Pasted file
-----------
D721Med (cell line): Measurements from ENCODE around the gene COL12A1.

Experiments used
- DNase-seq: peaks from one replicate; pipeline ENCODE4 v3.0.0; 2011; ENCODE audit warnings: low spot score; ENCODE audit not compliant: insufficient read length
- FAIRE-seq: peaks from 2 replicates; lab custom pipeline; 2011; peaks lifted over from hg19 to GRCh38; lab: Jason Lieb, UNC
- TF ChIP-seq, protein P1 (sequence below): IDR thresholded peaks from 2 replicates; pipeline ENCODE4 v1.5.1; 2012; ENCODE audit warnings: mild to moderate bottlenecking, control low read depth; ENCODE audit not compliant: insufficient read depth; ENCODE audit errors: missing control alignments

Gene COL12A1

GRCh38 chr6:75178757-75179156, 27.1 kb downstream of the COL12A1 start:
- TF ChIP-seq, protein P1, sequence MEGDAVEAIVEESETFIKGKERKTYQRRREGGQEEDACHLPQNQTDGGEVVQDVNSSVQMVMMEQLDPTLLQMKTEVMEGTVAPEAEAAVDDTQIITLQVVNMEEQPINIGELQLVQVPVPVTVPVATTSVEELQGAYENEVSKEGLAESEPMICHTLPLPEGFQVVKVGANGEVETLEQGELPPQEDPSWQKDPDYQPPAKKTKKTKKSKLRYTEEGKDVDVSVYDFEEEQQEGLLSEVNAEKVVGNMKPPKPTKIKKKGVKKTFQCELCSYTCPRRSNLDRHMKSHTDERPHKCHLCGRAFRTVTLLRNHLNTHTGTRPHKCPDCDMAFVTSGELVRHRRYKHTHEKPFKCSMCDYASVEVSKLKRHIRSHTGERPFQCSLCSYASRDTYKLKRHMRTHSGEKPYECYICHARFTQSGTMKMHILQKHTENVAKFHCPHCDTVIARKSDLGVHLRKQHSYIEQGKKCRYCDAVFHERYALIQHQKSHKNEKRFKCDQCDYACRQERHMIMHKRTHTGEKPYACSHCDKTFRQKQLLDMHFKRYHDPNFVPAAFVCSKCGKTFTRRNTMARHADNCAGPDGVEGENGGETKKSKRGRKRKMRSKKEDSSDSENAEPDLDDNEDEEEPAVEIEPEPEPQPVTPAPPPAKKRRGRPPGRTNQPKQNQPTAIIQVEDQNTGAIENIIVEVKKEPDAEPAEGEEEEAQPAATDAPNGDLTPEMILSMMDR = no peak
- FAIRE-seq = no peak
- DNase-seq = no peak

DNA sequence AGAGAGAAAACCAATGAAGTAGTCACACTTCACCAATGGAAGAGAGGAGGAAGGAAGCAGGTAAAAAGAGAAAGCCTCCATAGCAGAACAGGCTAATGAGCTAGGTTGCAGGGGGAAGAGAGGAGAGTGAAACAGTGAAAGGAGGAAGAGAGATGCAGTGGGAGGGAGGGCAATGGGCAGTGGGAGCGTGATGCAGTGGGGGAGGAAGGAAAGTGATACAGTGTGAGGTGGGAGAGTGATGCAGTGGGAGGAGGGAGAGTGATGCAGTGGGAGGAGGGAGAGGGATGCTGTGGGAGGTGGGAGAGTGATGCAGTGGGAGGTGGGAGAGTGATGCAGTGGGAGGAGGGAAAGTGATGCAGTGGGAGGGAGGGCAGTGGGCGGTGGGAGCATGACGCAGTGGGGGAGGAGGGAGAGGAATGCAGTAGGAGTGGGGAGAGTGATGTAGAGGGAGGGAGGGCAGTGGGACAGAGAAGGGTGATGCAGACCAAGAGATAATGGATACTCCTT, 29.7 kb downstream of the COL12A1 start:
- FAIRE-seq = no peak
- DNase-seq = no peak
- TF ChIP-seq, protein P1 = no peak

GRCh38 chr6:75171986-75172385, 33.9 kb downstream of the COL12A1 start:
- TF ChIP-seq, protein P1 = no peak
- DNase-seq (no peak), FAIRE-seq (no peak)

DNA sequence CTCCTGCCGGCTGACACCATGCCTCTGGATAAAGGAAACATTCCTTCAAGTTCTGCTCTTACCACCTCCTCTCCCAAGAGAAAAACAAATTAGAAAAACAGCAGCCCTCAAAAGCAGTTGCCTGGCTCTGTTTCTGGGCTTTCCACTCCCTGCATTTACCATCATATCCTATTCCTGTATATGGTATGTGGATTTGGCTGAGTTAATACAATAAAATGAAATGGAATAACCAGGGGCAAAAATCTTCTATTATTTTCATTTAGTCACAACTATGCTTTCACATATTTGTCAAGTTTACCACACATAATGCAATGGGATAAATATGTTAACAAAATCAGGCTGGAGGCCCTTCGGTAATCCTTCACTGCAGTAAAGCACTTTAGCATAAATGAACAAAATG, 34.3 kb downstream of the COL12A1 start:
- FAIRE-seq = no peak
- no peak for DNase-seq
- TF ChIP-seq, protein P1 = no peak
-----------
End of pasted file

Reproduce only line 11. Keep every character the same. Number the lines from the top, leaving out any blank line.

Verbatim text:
DNA sequence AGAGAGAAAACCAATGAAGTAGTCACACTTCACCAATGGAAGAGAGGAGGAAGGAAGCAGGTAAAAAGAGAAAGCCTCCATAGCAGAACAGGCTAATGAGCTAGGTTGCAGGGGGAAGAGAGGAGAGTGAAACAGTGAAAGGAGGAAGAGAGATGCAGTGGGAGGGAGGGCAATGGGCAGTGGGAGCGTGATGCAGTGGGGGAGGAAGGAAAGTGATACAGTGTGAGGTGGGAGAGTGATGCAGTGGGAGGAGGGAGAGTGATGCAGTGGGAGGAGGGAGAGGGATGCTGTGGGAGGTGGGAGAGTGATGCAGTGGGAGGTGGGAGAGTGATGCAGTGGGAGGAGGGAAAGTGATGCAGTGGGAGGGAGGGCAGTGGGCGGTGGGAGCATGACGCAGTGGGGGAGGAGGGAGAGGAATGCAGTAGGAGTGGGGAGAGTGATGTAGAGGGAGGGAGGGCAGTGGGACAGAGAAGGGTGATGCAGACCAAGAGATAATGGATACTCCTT, 29.7 kb downstream of the COL12A1 start: